Netherlands Eye Nations League Finals After Handing France First Post-World Cup Defeat
Georginio Wijnaldum struck on the stroke of half-time and the dazzling Memphis Depay chipped home a cheeky stoppage-time penalty to bag a win in Rotterdam.
It was Didier Deschamps' side's first defeat since winning the World Cup
France needed a draw on Friday to qualify for the knockout stage
Wijnaldum's goal came practically at the midway point of a match
The Netherlands have qualification for the Nations League semi-finals in their sights after beating France 2-0 on Friday to hand Didier Deschamps' side their first defeat since winning the World Cup. Georginio Wijnaldum struck on the stroke of half-time and the dazzling Memphis Depay chipped home a cheeky stoppage-time penalty to bag a win in Rotterdam for Ronald Koeman's revitalised side that leaves the impressive Dutch needing just a point against relegated Germany on Monday to leapfrog France and make the semi-finals.
The Dutch are a point behind leaders France, who only needed a draw themselves on Friday to qualify for the knockout stage in their last match of the group but came up way short.
"I was not expecting a perfect match from our side but that's really what it was. We were very, very good," said Koeman.
"I was surprised by the France line-up and the way they played, but our match was perfect. We dominated the match for 90 minutes."
Wijnaldum's goal came practically at the midway point of a match dominated by the hosts, who have bounced back from the doldrums after failing to qualify for the World Cup.
They dominated the lacklustre world champions from the off and were only denied a even bigger win by a magnificent performance from France goalkeeper Hugo Lloris.
"This win shows the spirit of the team, the quality of the players we have," said Depay.
"It shows that we have a bright future, we have to continue like this. This is just the start."
The closest Deschamps' men came to scoring was a weak 10th-minute header from Antoine Griezmann, who was otherwise anonymous alongside the equally invisible Kylian Mbappe.
"There was one team out there with a lot of desire and we didn't have enough," said Deschamps.
"There was a clear gulf between the sides and they deserved the win... We weren't at the races and didn't show enough."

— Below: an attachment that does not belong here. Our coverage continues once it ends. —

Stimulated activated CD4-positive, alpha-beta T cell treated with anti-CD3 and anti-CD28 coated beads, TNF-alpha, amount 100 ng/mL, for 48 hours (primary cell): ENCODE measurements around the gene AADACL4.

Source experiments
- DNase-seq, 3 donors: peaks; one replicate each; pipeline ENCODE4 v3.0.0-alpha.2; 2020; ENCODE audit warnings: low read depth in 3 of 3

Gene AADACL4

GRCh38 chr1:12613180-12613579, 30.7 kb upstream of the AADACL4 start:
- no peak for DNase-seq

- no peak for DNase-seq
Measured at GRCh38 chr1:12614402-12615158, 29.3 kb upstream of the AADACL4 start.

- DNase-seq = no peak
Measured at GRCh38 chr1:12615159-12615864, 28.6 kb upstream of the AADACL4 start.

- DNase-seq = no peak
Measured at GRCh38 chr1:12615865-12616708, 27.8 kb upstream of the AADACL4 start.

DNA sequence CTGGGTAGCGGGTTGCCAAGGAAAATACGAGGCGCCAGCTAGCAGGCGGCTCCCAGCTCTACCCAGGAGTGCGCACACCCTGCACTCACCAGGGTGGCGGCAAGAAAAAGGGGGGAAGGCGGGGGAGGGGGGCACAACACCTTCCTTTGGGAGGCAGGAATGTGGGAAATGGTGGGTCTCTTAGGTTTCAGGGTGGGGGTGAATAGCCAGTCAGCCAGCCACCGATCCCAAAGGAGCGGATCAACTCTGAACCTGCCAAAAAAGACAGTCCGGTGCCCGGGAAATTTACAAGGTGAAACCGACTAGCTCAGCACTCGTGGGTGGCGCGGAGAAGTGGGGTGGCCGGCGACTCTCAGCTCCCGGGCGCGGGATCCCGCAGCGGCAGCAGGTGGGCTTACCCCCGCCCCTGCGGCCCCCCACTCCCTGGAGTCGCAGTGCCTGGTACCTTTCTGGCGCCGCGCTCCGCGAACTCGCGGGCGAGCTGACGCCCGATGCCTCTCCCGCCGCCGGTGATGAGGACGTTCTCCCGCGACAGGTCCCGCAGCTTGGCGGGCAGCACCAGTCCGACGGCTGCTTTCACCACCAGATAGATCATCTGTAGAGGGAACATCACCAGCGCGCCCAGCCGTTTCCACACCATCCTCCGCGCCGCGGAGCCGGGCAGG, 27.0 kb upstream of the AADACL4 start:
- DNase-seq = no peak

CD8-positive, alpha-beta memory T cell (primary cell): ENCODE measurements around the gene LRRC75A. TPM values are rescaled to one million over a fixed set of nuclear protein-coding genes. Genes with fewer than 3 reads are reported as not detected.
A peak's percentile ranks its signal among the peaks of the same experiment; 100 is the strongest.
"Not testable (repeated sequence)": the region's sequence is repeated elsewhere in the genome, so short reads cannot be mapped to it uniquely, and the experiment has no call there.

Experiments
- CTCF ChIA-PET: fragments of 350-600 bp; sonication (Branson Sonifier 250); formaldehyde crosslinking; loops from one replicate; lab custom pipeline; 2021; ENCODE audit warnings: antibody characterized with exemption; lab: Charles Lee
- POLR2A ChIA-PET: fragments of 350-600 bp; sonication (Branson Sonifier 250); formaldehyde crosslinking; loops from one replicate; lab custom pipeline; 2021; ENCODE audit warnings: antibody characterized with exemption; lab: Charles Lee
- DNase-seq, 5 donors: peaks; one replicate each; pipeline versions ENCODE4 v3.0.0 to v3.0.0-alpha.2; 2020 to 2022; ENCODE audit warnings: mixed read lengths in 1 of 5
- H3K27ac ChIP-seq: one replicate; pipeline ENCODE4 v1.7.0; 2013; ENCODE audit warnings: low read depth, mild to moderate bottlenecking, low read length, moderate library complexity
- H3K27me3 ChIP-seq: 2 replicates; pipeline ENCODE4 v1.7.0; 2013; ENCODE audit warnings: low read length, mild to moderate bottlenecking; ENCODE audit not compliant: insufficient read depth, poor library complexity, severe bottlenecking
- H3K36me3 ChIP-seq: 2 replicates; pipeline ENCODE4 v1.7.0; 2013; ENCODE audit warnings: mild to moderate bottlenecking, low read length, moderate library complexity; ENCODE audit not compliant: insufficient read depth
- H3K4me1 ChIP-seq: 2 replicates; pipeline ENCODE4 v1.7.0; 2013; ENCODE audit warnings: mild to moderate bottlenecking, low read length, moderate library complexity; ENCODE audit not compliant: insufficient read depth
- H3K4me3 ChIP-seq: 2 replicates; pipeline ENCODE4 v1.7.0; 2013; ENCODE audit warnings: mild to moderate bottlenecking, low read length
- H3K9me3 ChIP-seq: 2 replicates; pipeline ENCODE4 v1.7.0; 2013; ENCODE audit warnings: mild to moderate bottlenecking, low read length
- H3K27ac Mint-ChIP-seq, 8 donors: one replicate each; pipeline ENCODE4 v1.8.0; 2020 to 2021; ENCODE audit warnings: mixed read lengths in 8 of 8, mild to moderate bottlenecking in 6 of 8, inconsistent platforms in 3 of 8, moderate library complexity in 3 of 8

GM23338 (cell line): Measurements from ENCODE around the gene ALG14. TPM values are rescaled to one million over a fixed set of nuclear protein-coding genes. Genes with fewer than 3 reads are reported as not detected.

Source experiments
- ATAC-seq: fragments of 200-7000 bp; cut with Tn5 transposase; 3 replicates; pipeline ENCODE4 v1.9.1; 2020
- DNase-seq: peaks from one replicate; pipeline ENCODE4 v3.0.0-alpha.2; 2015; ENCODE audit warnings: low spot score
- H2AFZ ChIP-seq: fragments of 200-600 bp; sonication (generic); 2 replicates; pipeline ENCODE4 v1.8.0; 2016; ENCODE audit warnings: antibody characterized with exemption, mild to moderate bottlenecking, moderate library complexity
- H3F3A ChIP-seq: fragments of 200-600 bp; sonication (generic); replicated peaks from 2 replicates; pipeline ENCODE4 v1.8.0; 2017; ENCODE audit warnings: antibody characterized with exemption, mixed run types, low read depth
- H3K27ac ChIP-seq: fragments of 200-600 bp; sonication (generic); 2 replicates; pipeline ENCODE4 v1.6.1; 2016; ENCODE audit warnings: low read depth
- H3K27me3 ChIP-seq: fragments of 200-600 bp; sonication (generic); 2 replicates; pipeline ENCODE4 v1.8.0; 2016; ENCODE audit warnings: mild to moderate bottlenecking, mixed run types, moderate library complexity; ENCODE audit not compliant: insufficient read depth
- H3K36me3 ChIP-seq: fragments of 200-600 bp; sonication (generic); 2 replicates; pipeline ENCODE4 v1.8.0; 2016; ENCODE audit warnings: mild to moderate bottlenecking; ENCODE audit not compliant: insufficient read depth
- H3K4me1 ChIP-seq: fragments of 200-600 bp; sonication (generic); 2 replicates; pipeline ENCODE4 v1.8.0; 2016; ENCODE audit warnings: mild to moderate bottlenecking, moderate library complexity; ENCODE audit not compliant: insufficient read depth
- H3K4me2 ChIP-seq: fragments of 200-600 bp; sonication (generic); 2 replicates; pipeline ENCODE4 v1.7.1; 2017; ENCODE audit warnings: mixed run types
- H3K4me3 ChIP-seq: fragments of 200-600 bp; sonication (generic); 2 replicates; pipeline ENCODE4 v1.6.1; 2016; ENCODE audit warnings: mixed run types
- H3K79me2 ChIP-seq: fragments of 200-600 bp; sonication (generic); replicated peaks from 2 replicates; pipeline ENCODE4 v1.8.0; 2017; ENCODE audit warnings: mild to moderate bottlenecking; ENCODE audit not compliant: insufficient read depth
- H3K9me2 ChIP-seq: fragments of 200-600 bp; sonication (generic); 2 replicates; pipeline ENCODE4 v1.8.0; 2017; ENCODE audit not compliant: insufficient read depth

The Dutch meanwhile peppered Lloris' goal from the off, with Wijnaldum forcing the France keeper's first save with just a minute on the clock following an impressive burst from star turn Depay.
The match would have been done and dusted long before the final whistle had it not been for Tottenham stopper Lloris, who engaged in an almost personal battle with the Netherlands' vibrant front three of Depay, Ryan Babel and Steven Bergwijn.
"We played to the minimum of our potential and paid for it. The score could have been even more flattering for the Dutch," said Lloris, easily France's best performer.
"We have to ask questions of ourselves after and hope that the Germans beat them on Monday."
Depay was in particularly fine fettle, and the Lyon attacker was denied three times in the space of three second-half minutes by Lloris to stop the Dutch adding to their total.
First Lloris pushed away Depay's stinging free-kick in the 73rd minute, then two minutes later the Spurs man saved his bamboozled defenders with two smart saves from the striker in a matter of seconds.
France finally creaked into action not long after, but offered little going forward, and with the match rolling into injury time Lloris once again saved his team's blushes with a superb save from Frenkie De Jong's long-range strike following a rapid breakaway.
However De Jong, picked out by Deschamps on Thursday as one to watch for the Netherlands, helped his side seal the points when he was bundled down in the area by Moussa Sissoko with seconds left.
Depay stepped up and capped a brilliant individual and team display by clipping a panenka spot-kick over a despairing Lloris, announcing the return of the Netherlands to the big stage.